A human mitochondrial sulfhydryl oxidase mutant characterized

Published on: Author: Colin Thorpe

In 2009, Comi and coworkers (Di Fonzo et al., PubMed) identified the point mutation that caused three children of consanguineous parents to develop cataract, progressive muscle weakness, hearing loss and developmental delay.  The mutant protein was a mitochondrial sulfhydryl oxidase: augmenter of liver regeneration (here abbreviated ALR).  The long form of ALR is resident in the mitochondrial intermembrane space (IMS) and participates in the disulfide-generating pathway shown below.  ALR (depicted in green) receives reducing equivalents from Mia40 and passes them to either cytochrome c or, directly, to molecular oxygen.

Di Fonzo et al. identified the mutation: an arginine at position 194 is replaced by a histidine.  They combined cell-based studies with a recapitulation of the R194H mutation in the yeast counterpart of ALR – a protein called Erv1p.  Overall, they concluded that the mutation affected the import and/or stability of ALR within the IMS.

Daithankar et al. (PubMed) have recently extended this work with a determination of the crystal structure of the catalytic core domain of human ALR (PDB) and a characterization of the R194H mutation on the in vitro activity and stability of the long (IMS form) and short (cytokine-like) forms of the enzyme.  The mutation does not affect enzymatic activity of human ALR, but significantly decreases the thermal stability, increases the conformational flexibility of regions of the mutant protein and weakens the binding of FAD.  Indeed, the side chain of R194 forms multiple H-bonds in the vicinity of the ribose moiety of FAD in the wild-type protein – a web of interactions that involve the subunit interface that cannot be fulfilled by the histidine mutant.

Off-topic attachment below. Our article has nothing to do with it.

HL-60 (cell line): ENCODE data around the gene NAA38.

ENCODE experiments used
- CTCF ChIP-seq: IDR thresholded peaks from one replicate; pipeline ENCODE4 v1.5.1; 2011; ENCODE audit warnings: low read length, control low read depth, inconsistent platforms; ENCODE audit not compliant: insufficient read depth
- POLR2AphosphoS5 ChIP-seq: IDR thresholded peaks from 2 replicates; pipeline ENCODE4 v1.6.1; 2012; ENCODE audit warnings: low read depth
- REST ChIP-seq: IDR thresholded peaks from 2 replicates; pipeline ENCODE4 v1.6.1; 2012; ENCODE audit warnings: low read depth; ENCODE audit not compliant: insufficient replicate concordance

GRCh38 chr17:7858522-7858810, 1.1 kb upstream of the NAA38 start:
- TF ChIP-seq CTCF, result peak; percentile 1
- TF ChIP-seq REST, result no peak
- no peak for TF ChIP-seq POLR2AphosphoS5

Human ALR (like the rat protein – PDB) is a covalent homo-dimeric flavoprotein (the structures for both mammalian proteins represent the short form of the protein).  Head to tail disulfides link the grey and green subunits close to their N- and C-terminii.  The arginine 194 residue is shown in the inset.  The human structure was determined in collaboration with Ming Dong and Brian Bahnson.

These structural and biochemical studies on human ALR confirm and extend the work of Comi and colleagues on this first human sulfhydryl oxidase mutant to be described.  While the current work has focussed on the enzymatic activity and stability of the protein in the mitochondrial IMS, the possible impact of the R194H mutant on the role of ALR as a cytokine remain to be investigated.

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